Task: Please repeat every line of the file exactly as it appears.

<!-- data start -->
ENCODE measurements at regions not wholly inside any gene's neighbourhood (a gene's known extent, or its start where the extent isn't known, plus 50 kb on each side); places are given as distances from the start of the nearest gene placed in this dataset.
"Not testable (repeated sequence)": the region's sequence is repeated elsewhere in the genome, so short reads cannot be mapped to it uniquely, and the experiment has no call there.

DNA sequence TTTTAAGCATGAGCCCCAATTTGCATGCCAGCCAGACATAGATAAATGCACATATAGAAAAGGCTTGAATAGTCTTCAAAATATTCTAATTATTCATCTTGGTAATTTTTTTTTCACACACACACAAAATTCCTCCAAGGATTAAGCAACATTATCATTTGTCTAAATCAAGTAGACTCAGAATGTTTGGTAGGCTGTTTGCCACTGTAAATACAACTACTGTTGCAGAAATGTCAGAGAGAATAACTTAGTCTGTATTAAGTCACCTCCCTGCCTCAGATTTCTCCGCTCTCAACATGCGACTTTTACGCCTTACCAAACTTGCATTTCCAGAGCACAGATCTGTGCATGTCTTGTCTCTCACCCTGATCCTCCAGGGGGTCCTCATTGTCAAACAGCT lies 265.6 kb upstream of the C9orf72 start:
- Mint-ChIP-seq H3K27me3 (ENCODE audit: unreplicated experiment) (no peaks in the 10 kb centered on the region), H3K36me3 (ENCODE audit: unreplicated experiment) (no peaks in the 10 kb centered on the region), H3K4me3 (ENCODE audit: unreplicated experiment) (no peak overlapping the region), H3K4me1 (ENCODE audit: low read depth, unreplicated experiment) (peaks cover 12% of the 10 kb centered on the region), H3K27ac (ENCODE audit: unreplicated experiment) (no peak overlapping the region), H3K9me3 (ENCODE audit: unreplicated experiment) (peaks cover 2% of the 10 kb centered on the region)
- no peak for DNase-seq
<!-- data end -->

ENCODE measurements at regions not wholly inside any gene's neighbourhood (a gene's known extent, or its start where the extent isn't known, plus 50 kb on each side); places are given as distances from the start of the nearest gene placed in this dataset.
"Not testable (repeated sequence)": the region's sequence is repeated elsewhere in the genome, so short reads cannot be mapped to it uniquely, and the experiment has no call there.

DNA sequence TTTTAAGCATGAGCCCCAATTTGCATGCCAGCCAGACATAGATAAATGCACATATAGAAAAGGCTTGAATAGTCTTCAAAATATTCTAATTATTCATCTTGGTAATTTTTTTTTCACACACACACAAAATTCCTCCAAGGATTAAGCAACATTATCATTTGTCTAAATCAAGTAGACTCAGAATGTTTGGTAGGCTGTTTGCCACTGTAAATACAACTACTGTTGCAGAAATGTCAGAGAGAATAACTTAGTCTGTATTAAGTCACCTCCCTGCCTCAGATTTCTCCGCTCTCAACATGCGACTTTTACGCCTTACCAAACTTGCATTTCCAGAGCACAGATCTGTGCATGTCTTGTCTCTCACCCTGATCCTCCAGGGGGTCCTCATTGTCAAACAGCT lies 265.6 kb upstream of the C9orf72 start:
- Mint-ChIP-seq H3K27me3 (ENCODE audit: unreplicated experiment) (no peaks in the 10 kb centered on the region), H3K36me3 (ENCODE audit: unreplicated experiment) (no peaks in the 10 kb centered on the region), H3K4me3 (ENCODE audit: unreplicated experiment) (no peak overlapping the region), H3K4me1 (ENCODE audit: low read depth, unreplicated experiment) (peaks cover 12% of the 10 kb centered on the region), H3K27ac (ENCODE audit: unreplicated experiment) (no peak overlapping the region), H3K9me3 (ENCODE audit: unreplicated experiment) (peaks cover 2% of the 10 kb centered on the region)
- no peak for DNase-seq